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Home » News » New Mural Project Develops from Collaborative Artwork Led by FSU Professor Joelle Dietrick

New Mural Project Develops from Collaborative Artwork Led by FSU Professor Joelle Dietrick

Published March 19, 2015
Article courtesy of Urban Pulse.

Joelle DietrickThe City of Tallahassee’s old waterworks facility cistern is being turned into a canvas for some budding student artists. Joelle Dietrick, a noted professional artist with Florida State University, will lead the painting of a mural that is being created in collaboration with students at PACE Center for Girls. This project is being funded through a $10,000 grant from the National Endowment of the Arts’ Challenge America Fast-Track program.

The cistern has been the target of graffiti over the years, creating an eyesore for the community and a maintenance issue for the City. The goal of this project is to dissuade continued graffiti and add to the sense of place created at Cascades Park. The old waterworks facility cistern is located on the northeast corner of Gaines Street and Gadsden Street.

The visuals for the mural relate to housing and have been generated through a series of computer art workshops with students at PACE. The project sought and received funding through the National Endowment for the Arts’ Challenge America Fast-Track because the project is outside of school’s curriculum; connects to the larger, local community; and aligns with Challenge America Fast-Track’s mission, which is to create unique artwork that involves underserved populations. Recognizing that 15–30 percent of PACE girls are home insecure and 96 percent are eligible for the Federal food lunch program, the subject of the mural focuses on our country’s shifting assumptions about housing in America.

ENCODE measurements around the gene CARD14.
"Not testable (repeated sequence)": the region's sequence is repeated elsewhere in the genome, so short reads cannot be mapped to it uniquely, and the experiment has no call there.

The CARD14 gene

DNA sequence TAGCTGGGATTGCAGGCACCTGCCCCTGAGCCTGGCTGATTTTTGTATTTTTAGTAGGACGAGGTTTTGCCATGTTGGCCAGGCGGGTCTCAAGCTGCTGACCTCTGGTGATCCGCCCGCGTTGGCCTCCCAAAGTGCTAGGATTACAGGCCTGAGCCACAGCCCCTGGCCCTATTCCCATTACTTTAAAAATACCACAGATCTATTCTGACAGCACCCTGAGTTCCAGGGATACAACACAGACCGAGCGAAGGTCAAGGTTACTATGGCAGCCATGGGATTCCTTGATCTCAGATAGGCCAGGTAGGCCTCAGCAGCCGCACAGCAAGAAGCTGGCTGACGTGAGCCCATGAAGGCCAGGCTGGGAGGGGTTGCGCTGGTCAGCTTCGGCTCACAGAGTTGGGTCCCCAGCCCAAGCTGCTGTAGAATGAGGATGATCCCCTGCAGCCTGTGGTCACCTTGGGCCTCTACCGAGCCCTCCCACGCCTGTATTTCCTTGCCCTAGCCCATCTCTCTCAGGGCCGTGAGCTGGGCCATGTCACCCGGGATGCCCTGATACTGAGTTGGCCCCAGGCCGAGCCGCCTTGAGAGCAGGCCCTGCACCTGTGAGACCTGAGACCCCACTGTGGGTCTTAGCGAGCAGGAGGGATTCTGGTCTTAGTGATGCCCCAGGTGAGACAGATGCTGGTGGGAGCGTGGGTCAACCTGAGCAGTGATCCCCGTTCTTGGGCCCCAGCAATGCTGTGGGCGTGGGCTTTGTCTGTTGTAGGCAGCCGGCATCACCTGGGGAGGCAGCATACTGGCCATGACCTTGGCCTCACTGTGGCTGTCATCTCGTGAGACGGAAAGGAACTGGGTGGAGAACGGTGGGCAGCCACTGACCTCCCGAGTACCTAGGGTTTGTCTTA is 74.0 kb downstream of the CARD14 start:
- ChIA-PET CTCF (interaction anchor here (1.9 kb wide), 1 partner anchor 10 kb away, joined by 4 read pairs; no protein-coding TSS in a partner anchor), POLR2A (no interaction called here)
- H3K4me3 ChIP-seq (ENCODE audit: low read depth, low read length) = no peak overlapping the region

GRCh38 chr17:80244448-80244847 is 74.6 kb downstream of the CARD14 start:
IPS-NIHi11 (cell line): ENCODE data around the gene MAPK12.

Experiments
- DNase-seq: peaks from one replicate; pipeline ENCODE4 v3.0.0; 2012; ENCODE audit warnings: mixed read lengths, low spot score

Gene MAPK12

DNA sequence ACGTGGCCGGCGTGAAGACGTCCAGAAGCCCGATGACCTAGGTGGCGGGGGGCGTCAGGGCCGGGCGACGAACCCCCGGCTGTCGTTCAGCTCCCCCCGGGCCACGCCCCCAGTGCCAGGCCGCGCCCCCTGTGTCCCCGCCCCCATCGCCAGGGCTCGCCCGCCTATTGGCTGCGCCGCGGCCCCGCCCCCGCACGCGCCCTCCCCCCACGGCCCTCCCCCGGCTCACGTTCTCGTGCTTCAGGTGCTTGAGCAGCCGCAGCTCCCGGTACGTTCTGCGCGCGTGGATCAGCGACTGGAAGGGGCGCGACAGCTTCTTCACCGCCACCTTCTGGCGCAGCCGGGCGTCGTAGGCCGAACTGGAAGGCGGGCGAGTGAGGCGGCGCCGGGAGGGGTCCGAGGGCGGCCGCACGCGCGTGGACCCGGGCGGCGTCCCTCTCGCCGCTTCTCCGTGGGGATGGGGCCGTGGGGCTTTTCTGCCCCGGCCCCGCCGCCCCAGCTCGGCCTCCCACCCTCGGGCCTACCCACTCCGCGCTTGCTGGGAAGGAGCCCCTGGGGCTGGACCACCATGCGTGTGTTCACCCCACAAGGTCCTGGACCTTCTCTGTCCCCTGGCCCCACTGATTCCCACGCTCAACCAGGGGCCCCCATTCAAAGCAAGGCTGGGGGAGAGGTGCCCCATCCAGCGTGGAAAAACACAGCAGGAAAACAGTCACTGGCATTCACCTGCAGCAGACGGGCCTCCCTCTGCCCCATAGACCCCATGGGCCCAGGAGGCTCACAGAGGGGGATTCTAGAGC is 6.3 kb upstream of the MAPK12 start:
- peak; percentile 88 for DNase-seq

The housing imagery has been developed through the computer art workshops with all 60 PACE students, grades 6 through 12. Before the workshops, they took photographs of their homes and a favorite object. During the workshops, they used these photographs to create color palettes and fragmented imagery. Finally, students used Inkscape, a free, open source image-editing program, as a tool to see their palettes and imagery made into flat shapes that could be easily combined with other students’ work to make one large image for the mural.

Work on the mural begins on Monday, March 9. The students from PACE will donate their time and talent to paint the mural. Pending no unforeseen circumstances, the project should be complete by the end of the week.

Dr. Audra Pittman and Amanda Karioth Thompson with the Council on Culture and Arts were instrumental in putting this partnership together.

The core of the waterworks building was constructed in 1889, and by 1904, additions and alterations brought it close to its current configuration. The building served the Water Department until the late 1950s, providing water to the community, and then served as storage for the Electric Department through the 1960s. For more information about the City of Tallahassee, please visit

About PACE

PACE Center for Girls is a local, accredited, nonprofit school for at-risk girls. For more information about this organization, please visit their website at